120)   Describe one factor each for the success of Haryana, Kerala and West Bengal in reducing poverty.

Answer: Poverty must be seen in terms of the poor having to live only in a poor surrounding with other poor people, excluded from enjoying social equality of better off people in better surroundings. Social exclusion can be both a cause as well as a consequence of poverty in the usual sense. Broadly, it is a process through which individuals or groups are excluded from facilities, benefits and opportunities that others (their "betters") enjoy. A typical example is the working of the caste system in India in which people belonging to certain castes are excluded from equal opportunities. Social exclusion thus may lead to, but can cause more damage than, having a very low income.  

121)   How far is it correct to say that social exclusion can be both a cause as well as a consequence of poverty? Explain

Answer:  Poor people have to go through various human sufferings. No body would like to live in poverty. So, for the following reasons we can say poverty is curse on humanity (i) It leads to hunger and lack of shelter. They live in unhygienic conditions and invite host of diseases. (ii) They lack medical facilities and die of diseases in want of timely and proper treatment. (iii) Poor people are in a situation in which they are ill-treated at almost all places. Each time they are left with scars on their spirit of self-respect. (iv) They live with the sense of helplessness. (v) Poor parents are not able to send their children to school. This leaves them un awakened and unaware. (vi) The children of poor people have to earn their livelihood, even then they are not able to get their two square meals.  

122) "Poverty is a curse upon humanity". Explain.

Answer:  (a) To satisfy basic needs is different at different times and in different countries. Each country uses an imaginary line that is considered appropriate for its existing level of development and its accepted minimum social norms. (b) The two common methods to measure poverty lines are (i) Consumption method Determining the poverty line in India is based on the desired calorie requirement. The accepted average calorie requirement in India is 2400 calories per person per day in rural areas and 2100 calories per person per day in urban areas. (ii) Income method For the year 2000, the poverty line for a person was fixed at 328 per month for the rural areas and 454 for the urban areas. (c) National Sample Survey Organisation (NSSO) conducts sample surveys to estimate poverty lines.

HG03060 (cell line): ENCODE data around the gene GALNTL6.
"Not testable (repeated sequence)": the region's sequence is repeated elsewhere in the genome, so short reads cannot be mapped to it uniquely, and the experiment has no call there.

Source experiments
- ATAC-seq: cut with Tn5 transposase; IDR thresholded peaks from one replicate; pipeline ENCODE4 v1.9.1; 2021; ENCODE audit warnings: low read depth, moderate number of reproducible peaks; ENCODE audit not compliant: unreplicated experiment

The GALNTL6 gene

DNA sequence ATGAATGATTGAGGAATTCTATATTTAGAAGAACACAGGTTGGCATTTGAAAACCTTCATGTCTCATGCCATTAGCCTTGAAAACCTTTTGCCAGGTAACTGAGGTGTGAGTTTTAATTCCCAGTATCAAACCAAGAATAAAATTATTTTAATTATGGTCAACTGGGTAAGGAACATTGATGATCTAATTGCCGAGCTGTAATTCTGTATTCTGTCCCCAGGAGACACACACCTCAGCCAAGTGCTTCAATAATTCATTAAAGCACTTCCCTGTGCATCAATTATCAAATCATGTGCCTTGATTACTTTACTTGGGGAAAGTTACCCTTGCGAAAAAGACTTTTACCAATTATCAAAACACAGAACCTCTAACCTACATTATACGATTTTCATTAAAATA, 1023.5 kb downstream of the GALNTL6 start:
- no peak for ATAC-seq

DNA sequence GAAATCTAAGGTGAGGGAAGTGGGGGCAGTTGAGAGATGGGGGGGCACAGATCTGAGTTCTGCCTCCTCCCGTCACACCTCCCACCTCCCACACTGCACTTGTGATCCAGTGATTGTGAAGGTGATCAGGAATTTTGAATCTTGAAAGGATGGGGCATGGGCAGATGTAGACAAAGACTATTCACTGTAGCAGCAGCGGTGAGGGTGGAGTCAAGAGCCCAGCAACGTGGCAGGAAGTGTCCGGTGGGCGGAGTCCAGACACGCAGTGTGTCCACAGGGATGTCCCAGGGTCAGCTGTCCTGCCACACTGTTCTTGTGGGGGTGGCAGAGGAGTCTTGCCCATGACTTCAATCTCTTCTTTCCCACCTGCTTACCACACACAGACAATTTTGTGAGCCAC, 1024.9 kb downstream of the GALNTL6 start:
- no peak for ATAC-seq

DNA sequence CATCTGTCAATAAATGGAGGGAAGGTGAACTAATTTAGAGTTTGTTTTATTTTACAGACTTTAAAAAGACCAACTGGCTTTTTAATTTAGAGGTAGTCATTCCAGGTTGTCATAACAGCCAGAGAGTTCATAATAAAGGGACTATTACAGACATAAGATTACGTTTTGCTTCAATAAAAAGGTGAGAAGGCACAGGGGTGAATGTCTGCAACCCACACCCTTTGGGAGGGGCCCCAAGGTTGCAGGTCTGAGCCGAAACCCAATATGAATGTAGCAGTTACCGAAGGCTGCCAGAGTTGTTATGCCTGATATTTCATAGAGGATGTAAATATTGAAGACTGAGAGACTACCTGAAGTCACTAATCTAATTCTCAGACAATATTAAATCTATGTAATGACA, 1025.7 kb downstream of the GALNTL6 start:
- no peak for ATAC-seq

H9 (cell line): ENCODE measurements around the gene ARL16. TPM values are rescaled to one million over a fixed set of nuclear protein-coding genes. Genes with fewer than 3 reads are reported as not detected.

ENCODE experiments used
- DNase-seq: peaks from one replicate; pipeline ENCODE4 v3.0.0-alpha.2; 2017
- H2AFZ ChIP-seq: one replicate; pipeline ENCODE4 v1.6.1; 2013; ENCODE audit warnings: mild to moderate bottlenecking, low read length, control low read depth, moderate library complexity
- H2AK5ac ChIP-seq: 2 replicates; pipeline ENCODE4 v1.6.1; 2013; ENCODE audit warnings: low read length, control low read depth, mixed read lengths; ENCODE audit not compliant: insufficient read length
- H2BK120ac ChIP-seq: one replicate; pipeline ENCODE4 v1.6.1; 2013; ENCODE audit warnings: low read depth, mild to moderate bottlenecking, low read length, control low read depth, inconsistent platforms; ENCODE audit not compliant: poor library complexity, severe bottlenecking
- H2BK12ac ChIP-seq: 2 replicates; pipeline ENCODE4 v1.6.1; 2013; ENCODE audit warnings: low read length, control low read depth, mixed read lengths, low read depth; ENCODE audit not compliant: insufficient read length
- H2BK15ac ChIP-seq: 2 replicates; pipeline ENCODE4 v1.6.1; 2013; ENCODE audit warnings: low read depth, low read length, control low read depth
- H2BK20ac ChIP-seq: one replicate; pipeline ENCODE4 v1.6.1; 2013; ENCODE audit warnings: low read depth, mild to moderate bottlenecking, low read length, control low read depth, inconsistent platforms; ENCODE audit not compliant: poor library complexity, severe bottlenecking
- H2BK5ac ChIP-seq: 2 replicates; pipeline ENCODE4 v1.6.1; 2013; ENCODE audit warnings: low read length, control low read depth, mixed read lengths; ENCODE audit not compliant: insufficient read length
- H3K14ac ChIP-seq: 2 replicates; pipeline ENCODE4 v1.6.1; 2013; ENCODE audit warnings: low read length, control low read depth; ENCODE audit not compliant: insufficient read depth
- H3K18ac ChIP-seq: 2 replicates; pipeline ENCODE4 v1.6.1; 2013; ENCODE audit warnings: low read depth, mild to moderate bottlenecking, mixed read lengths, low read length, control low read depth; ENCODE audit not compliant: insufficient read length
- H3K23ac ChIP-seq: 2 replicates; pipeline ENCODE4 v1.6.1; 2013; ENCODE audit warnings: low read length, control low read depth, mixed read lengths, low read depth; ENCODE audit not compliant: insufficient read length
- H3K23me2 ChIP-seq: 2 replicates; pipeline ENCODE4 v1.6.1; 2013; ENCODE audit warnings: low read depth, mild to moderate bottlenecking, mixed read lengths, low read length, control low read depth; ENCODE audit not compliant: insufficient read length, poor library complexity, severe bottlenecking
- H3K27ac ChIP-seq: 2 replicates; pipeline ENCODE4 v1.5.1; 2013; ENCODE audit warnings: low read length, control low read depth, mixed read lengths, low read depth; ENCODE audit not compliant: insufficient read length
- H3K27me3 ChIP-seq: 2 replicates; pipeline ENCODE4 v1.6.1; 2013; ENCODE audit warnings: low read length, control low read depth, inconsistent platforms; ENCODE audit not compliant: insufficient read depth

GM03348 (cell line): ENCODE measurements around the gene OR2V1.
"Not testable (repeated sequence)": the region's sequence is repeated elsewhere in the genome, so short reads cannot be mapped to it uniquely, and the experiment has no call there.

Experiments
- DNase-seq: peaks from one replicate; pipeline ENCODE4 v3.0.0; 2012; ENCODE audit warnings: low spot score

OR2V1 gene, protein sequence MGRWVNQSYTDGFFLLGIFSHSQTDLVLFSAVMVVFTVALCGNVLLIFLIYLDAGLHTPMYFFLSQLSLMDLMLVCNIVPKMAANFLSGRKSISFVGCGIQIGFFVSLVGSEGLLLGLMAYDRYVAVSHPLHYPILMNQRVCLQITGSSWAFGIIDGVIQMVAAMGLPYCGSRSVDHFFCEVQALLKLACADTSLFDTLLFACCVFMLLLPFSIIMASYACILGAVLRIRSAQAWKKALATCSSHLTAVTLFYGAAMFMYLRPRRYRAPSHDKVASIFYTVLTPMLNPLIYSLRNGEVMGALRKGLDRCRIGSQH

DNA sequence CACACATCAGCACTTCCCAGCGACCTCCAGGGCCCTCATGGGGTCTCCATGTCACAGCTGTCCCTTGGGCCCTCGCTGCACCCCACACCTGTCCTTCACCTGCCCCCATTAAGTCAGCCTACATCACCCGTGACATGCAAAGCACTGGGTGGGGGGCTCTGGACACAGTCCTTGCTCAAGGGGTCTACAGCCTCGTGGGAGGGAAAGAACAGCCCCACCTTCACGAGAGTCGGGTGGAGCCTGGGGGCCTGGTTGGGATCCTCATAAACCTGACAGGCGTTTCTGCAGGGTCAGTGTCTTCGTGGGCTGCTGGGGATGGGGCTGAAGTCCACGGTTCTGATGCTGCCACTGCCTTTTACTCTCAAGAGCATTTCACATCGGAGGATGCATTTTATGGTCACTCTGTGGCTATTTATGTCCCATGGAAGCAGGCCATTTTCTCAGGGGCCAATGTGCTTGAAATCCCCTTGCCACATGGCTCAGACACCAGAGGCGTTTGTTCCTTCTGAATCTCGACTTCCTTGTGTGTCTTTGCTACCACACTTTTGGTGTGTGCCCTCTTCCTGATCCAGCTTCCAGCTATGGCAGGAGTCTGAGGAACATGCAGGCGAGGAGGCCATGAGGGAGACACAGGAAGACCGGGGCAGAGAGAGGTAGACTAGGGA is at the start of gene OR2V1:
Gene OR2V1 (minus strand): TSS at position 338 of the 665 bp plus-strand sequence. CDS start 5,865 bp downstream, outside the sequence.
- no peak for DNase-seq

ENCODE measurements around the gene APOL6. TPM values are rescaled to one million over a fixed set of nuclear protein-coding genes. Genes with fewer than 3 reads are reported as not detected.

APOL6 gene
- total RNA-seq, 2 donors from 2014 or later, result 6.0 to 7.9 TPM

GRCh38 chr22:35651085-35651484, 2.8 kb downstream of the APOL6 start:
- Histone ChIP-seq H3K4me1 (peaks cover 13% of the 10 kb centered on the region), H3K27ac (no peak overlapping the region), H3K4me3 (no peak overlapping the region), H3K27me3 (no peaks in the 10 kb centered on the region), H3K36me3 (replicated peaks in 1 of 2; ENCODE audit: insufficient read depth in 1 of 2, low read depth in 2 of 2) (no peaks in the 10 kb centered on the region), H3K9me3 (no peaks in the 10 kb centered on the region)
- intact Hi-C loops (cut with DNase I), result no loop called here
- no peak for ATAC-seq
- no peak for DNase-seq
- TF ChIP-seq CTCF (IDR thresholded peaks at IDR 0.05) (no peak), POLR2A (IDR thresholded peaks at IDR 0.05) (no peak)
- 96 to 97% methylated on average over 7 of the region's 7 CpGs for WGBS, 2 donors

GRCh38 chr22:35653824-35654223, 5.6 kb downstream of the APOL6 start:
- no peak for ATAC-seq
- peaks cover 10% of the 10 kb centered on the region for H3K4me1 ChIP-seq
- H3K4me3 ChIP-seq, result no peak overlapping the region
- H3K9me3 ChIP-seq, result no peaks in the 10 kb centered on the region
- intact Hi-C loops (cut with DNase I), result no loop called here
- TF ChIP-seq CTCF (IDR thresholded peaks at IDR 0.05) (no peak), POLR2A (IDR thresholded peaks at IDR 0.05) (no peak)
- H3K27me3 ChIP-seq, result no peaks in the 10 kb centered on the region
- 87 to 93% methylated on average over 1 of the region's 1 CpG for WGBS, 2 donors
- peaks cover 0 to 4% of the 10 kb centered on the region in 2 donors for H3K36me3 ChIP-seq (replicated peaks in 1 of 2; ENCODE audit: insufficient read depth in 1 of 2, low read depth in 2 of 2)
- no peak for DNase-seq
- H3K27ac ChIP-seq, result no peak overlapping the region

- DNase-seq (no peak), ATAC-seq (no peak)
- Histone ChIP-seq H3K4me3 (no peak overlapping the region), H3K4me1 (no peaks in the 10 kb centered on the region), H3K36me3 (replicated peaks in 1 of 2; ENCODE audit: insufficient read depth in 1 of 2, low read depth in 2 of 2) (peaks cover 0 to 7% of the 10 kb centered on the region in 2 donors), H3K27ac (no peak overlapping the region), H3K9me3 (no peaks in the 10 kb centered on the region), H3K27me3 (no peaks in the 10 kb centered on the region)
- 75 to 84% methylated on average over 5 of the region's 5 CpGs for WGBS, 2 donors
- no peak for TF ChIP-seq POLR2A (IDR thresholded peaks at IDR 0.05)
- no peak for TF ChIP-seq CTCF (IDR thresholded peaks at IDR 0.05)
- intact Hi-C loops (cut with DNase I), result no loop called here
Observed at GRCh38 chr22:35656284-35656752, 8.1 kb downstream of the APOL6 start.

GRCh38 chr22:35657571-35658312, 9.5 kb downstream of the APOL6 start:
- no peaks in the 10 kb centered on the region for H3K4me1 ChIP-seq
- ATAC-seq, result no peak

123)   What is poverty line? What are the different ways to estimate poverty? Who conducts the sample surveys to estimate poverty lines?

Answer: Proportion of poor not being the same in every state has the following reasons (i) The success of reducing poverty varies from state to state. (ii) 20 states have poverty ratio less than national average. (iii) Odisha and Bihar continue to be the two poorest states with poverty ratios of 47 and 43% respectively. (iv) There is significant dicline in poverty in Kerala, Jammu and Kashmir, Andhra Pradesh, Tamil Nadu and some other states. (v) With the help of high agricultural growth rates, states like Punjab and Haryana have succeeded in reducing poverty to a large extent. (vi) Proper organisation of Public Distribution System in Andhra Pradesh and Tamil Nadu has also helped to take the problem of poverty. 

124)   "The proportion of poor people is not the same in every state" Justify the statement. Or Why is the population of poor people not the same in every state? Explain in three points.

Answer:  Proportion of poor people is not same in every state in India. The following facts disclose about the inter-state disparity of poverty in India. (i) The success rate of reducing poverty varies from state to state. Poverty is still a serious problem in some of the states such as Onssa, Bihar, Uttar Pradesh, etc. (ii) In 20 states and Union Territories, the poverty ratio is less than the national average. There is a significant decline of poverty in Kerala and s Jammu and Kashmir.  (iii) Odisha and Bihar continue to be the two poorest stares with poverty ratio of 47% and  43%     respectively.     Illiteracy,    social backwardness, etc are the causes.  (iv) Jammu and Kashmir and Punjab have the lowest poverty ratio of 3.5% and  6% respectively. This is because of high agricultural growth and growth of tourism industry in the states.